Sports teams are important institutions within a city or region. They help connect people with places, and through this loyalty an important sense of civic pride is born. Furthermore, sports are a multi-billion dollar industry which produces revenues that can help individuals and communities prosper. In recent years dozens of new sports stadiums have been built throughout the country, with major funding coming from public subsidy. This paper aims to identify the some of the forces that have led to this trend of subsidization, and to deconstruct the arguments of both the supporters and opponents of the allocation of public funds for the construction of sports stadiums.
Sports teams effectively act as monopolies, with leagues controlling both the number of teams and their locations. The scarcity of teams throughout the country, coupled with increased ability to move franchises at minimal cost, has dramatically impacted the bargaining power of host cities. This power shift has increased subsidies to unprecedented levels and challenged many communities to dig deeper into their pockets than they can perhaps afford. With the heavy structural barriers inherent in the development of competing professional sports leagues and the increasing mobility of our economy, the monopolistic and mobile nature of professional sports teams does not seem to be ready for reversal in the near future.
As power has shifted from cities to teams, franchises have embarked upon more elaborate, expensive, and profitable facilities. They offer amenities such as luxury suites, themed entertainment, lounges, and restaurants, making sporting events attractive to broader range of attendants. Cities are now expected to pay for an increasing portion of stadium costs. If they aren't willing to contribute this share, franchises threaten to relocate to the many communities that are prepared to make these contributions.
Public subsidies for stadium construction or rehabilitation come in a myriad of ways including cash payments, tax abatements, infrastructure improvements, and operating cost subsidies. Through the 1960's these types of subsidies were virtually non-existent, but due to the aforementioned shifts in market conditions and precedents set forth by cities throughout the country, subsidies of this nature continue to grow.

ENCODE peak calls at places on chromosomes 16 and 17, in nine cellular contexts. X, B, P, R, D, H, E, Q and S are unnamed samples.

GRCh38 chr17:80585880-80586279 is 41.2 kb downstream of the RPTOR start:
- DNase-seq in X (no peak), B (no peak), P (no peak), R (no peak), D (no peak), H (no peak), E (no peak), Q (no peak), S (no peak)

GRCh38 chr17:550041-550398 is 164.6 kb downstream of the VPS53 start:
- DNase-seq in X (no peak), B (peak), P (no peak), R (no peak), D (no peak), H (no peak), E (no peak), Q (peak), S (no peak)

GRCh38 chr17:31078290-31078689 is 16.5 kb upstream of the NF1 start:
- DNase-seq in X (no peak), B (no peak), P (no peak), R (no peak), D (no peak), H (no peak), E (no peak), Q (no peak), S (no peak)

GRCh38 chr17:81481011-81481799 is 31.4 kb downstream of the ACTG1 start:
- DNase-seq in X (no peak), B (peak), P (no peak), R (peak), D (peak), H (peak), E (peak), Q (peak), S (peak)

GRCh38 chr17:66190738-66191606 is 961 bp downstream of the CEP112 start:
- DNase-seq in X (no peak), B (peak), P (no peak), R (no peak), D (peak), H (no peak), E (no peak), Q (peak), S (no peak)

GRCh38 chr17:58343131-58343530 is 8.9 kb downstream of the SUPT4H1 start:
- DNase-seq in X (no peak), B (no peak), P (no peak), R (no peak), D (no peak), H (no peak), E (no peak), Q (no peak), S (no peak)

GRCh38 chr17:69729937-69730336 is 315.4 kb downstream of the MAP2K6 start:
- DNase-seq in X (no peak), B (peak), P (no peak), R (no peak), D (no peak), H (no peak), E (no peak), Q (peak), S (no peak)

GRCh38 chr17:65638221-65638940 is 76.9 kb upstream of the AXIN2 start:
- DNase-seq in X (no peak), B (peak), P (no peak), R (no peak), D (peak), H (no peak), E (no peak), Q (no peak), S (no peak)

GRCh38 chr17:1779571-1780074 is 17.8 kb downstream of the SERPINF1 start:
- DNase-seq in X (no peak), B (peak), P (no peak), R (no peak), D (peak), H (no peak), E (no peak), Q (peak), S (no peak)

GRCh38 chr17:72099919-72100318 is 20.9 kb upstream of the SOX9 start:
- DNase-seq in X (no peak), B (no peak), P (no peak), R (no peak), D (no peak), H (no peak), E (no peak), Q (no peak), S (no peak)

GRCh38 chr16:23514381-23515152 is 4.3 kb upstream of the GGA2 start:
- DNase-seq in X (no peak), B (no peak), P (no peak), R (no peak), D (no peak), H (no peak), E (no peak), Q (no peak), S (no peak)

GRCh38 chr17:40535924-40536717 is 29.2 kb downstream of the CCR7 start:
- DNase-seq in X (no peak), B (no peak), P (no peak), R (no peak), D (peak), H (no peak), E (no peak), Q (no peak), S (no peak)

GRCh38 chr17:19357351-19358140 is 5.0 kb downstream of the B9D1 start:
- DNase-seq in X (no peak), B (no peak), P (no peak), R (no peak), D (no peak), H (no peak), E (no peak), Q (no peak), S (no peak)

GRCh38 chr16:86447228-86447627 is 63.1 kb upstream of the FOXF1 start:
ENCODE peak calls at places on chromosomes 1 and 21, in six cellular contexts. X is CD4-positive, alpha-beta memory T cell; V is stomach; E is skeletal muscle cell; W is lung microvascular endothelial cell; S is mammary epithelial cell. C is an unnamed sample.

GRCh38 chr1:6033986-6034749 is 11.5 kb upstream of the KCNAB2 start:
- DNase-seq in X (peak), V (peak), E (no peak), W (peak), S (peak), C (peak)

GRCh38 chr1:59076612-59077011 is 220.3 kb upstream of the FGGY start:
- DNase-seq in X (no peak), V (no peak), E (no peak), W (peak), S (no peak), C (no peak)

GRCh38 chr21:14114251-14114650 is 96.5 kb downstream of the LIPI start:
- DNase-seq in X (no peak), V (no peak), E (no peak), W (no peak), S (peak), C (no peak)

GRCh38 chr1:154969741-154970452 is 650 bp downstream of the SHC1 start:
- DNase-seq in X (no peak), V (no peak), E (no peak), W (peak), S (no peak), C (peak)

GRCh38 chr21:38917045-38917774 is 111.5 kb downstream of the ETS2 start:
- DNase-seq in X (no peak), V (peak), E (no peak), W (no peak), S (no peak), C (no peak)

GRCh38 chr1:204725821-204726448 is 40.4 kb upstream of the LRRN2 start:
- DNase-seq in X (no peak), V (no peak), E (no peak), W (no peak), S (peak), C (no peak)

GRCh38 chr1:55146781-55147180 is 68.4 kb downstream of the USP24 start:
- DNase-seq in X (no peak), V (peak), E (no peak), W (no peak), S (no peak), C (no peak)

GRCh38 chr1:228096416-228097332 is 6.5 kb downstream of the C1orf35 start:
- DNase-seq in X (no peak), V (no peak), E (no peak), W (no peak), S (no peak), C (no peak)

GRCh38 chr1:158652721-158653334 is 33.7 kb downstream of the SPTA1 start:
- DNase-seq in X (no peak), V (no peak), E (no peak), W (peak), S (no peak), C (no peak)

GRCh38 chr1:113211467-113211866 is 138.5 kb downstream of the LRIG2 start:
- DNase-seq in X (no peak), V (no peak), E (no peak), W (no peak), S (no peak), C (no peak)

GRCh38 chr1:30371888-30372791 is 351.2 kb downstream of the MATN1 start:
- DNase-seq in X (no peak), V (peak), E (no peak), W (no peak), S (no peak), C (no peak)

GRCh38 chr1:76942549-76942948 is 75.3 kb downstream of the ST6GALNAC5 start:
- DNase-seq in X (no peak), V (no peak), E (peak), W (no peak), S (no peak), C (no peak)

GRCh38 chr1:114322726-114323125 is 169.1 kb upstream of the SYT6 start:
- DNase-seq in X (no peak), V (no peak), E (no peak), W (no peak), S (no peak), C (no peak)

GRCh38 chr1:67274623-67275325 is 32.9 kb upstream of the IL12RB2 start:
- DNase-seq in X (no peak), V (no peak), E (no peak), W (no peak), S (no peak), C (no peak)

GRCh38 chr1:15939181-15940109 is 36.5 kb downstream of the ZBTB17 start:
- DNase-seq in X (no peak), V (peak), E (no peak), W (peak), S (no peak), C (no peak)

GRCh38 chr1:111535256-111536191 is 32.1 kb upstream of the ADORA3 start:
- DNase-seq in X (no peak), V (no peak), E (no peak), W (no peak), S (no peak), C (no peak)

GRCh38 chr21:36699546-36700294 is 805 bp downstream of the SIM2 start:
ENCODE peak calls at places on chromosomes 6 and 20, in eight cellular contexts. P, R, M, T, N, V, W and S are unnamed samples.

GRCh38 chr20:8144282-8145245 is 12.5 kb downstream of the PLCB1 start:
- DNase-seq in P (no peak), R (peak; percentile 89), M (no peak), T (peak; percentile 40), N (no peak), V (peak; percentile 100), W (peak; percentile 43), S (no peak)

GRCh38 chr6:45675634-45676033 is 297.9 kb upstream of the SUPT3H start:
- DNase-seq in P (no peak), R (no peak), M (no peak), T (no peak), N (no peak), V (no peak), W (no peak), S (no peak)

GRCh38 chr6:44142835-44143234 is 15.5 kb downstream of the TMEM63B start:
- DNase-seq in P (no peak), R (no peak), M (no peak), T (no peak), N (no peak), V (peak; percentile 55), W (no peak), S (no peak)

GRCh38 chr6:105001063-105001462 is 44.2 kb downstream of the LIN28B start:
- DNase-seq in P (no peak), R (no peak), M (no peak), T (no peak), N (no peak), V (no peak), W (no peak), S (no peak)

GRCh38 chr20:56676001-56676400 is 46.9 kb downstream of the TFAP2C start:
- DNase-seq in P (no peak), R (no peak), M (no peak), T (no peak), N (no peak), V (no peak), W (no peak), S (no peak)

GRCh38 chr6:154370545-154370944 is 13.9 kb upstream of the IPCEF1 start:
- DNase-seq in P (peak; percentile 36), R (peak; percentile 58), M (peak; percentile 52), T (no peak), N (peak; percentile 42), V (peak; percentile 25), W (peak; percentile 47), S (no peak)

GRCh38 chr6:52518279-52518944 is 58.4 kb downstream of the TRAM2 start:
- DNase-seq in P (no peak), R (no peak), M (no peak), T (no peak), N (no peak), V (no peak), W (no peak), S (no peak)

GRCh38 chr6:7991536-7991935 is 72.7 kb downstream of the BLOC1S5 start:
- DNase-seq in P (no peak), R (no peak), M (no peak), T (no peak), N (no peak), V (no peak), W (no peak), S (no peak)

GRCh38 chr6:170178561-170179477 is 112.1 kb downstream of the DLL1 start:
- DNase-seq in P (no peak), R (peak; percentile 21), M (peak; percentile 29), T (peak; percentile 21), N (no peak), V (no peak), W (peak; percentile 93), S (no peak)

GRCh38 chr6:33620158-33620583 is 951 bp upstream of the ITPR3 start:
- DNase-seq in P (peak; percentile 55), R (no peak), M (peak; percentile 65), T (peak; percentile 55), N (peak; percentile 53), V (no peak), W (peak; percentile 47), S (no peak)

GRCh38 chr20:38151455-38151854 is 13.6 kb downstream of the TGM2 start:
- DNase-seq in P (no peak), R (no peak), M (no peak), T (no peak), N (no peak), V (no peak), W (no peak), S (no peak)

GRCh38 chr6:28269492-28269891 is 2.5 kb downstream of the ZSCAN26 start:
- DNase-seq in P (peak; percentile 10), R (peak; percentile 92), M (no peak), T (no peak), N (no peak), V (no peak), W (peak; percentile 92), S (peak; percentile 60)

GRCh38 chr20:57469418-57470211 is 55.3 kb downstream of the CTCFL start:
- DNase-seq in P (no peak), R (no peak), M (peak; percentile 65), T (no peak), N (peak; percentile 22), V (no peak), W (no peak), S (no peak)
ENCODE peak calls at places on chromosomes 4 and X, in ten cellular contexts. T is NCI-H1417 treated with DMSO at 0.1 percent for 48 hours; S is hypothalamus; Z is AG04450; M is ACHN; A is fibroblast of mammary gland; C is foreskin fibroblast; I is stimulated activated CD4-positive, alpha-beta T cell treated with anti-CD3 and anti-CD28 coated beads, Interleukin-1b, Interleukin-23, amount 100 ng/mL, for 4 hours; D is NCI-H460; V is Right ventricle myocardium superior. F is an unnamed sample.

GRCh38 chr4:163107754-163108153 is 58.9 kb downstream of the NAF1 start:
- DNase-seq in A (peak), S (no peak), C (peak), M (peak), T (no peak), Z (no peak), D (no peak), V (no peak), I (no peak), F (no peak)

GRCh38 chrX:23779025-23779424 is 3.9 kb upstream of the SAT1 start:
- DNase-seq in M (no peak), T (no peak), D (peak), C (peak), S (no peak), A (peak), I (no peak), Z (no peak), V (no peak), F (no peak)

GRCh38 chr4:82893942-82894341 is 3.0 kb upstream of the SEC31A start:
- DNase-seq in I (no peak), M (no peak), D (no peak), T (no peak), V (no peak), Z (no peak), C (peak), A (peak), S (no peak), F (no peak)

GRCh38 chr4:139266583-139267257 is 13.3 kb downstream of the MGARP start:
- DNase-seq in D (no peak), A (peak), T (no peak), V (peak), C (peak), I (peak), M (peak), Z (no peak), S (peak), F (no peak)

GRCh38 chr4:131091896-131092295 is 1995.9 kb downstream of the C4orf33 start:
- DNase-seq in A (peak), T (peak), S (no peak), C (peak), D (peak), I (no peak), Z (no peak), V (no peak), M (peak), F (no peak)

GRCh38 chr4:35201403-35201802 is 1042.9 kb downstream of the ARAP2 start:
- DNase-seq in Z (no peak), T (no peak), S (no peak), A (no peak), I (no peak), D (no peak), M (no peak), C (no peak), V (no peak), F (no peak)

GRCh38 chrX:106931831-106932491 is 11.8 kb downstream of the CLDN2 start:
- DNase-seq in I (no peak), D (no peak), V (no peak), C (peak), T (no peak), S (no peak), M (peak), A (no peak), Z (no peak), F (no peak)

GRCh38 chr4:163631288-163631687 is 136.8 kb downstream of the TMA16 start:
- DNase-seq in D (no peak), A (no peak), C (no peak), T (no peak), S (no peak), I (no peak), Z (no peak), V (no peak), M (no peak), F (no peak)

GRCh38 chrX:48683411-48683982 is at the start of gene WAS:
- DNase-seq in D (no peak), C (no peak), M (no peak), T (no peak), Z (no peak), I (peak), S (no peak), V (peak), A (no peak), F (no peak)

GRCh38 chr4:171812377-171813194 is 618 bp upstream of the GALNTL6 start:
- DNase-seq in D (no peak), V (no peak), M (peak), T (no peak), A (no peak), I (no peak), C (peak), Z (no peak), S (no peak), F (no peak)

The public has largely bought into the idea of public subsidy for sports stadiums as an economic development tool. In turn, politicians have been eager to facilitate this expenditure. When politicians help develop sports stadiums, constituents tend to believe that real progress is being made within their cities and that their elected official are ‘making things happen' to generate economic growth. The question of whether this growth is real and whether it is in the best interest of the public to subsidize this growth has matured into a significant point of contention. It is important to understand the arguments of both the supporters and opponents of these subsidies in order to define whether or not these subsidies are an appropriate allocation of public funds.
New sports stadiums usually create jobs. Though many stadiums simply replace older facilities in another part of town, employment is usually increased at new facilities since new elaborate stadiums tend to require more staff, and prove to be more successful at increasing net expenditures originating from outside the immediate geographic area. These new expenditures minimally increase direct employment, such as stadium and franchise staff, but can significantly boost indirect employment serving neighboring shops, hotels, restaurants, and transportation. The specific local and regional job multipliers related to new stadium are highly contested, though it is clear that new stadiums tend to successfully attract spending from those outside of the region and create some new local employment. Proponents argue that as long as no better job-creation strategy is in place, these new jobs are well worth subsidizing.
Subsidies are constructed in a variety of ways, though the taxes imposed on stadium activities such as ticket, concession, and merchandise sales don't tend to supersede the significant abatements offered directly to teams by host cities. Proponents argue that new stadiums stimulate spin-off development such as new retail establishments, restaurants, concession suppliers, and parking structures. These new developments, coupled with a boost for existing local economic players, and increased property values, generate enough of a tax base increase to pay off the initial stadium investments while laying the groundwork for a healthy and sustainable tax base.
It has been argued that through the regional and national television broadcasts of sporting events, cities are become marketed to potential tourists and investors. Supporters assert that stadiums built in the 1990s such as Oriole Park at Camden Yard (Baltimore) and Jacobs Field (Cleveland) have served as proven gateways of redevelopment for their respective cities and that the tourism produced by these new ballparks has transformed both their image and capability of attracting new investment.